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Thread: Content-aware compression; Clari-Fi by Harman Kardan

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    Content-aware compression; Clari-Fi by Harman Kardan

    Hi all,

    Typical compressors are what I call naïve compressors – they don't know anything about the content they're compressing, and all content is approached in exactly the same way. I've wondered if it would be possible to improve the output quality of audio compression in particular by using metadata (or just data) that is specific to the content being compressed. For example, if we were compressing Born This Way by Lady Gaga, this is a song – a data stream – that we already know a great deal about. But every time we compress/encode it, we and our codecs act as though we know nothing about it, like it's the first time we're seeing this data stream. Instead, I imagine that we could have a metadata or config file for that song. It could tell the compressor any number of things that would help it produce a better result. e.g. At a high level, it could be something like "Don't cut off the low end of the drum set from 2:02 to 2:23...)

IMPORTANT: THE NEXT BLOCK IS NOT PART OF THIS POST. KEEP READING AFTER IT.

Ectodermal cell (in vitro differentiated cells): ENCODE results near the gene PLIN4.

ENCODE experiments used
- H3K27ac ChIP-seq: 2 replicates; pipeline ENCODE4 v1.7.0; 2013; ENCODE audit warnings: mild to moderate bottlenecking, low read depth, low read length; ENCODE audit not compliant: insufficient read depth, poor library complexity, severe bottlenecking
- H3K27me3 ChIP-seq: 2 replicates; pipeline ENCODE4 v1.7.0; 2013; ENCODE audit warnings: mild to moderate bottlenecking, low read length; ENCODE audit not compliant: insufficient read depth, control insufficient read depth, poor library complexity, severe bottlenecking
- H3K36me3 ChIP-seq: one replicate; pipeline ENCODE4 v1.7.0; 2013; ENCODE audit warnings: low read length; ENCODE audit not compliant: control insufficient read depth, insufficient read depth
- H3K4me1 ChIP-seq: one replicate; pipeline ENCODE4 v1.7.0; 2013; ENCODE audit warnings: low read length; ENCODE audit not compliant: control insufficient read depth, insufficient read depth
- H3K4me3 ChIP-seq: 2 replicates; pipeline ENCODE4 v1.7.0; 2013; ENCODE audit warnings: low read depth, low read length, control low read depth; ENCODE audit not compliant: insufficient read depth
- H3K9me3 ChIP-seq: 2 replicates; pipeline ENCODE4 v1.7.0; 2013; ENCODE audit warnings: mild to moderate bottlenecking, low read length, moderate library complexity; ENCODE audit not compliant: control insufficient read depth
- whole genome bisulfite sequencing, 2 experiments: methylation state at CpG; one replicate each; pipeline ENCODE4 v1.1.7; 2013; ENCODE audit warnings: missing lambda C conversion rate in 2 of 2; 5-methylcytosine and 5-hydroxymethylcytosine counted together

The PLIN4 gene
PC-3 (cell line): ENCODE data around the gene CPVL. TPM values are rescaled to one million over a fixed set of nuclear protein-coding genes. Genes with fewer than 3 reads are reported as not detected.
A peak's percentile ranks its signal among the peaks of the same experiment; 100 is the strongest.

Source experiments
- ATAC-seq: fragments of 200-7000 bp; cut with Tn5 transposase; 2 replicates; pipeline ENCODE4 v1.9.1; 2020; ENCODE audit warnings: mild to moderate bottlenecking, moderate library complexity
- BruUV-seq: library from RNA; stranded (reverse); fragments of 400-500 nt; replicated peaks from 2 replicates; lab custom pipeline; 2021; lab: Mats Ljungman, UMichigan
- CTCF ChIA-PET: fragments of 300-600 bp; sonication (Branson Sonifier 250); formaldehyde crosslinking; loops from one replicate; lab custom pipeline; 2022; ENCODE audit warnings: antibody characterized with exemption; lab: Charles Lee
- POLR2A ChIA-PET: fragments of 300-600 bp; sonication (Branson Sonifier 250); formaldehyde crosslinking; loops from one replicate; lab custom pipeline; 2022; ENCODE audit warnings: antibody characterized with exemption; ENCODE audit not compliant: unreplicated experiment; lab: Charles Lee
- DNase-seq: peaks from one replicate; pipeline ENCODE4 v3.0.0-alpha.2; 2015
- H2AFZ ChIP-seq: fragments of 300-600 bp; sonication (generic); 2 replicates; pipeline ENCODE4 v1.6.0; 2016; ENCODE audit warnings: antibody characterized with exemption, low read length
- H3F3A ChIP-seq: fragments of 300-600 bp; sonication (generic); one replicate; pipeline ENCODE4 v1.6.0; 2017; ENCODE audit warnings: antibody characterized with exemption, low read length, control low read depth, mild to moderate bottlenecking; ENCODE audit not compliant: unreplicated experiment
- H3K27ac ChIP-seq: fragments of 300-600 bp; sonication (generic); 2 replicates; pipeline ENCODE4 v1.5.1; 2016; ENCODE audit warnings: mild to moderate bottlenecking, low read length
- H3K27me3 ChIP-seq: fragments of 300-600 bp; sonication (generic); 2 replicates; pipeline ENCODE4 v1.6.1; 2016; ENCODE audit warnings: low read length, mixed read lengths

I'm just making that example up. I don't know enough about how MP3, AAC, and Orbis work to know if song-specific metadata/config files could improve their output. Obviously, the encoders would have to be modified to process such metadata. As for the metadata/configs, I imagine they would be shareable and people might compete to come up with the best optimizations.

    I was reminded of this idea when looking at some specs for some new cars and I noticed an option called "Clari-Fi™ Music Restoration Technology". I looked it up and its a Harman Kardon technology – here's the page.

    One of the things they say about it is:

    Once identified, Clari-Fi intelligently corrects waveform deficiencies based on existing music information and audio source quality.
    The part about "existing music information" made me think that it's got metadata on potentially thousands of popular tracks, and that it uses that metadata to improve the playback (it either stores this metadata locally on flash memory, or downloads it as soon as it recognizes the song). Does anyone know anything about how Clari-Fi works? I didn't see much detail on the website. It sounds like the flip side of my idea, where instead of using metadata during the encoding phase to produce better sound, it uses metadata during decode/playback to produce better sound.

    I actually thought of that before, but not for audio. I thought maybe we could improve video streaming quality if we had metadata about the content that could be applied during playback.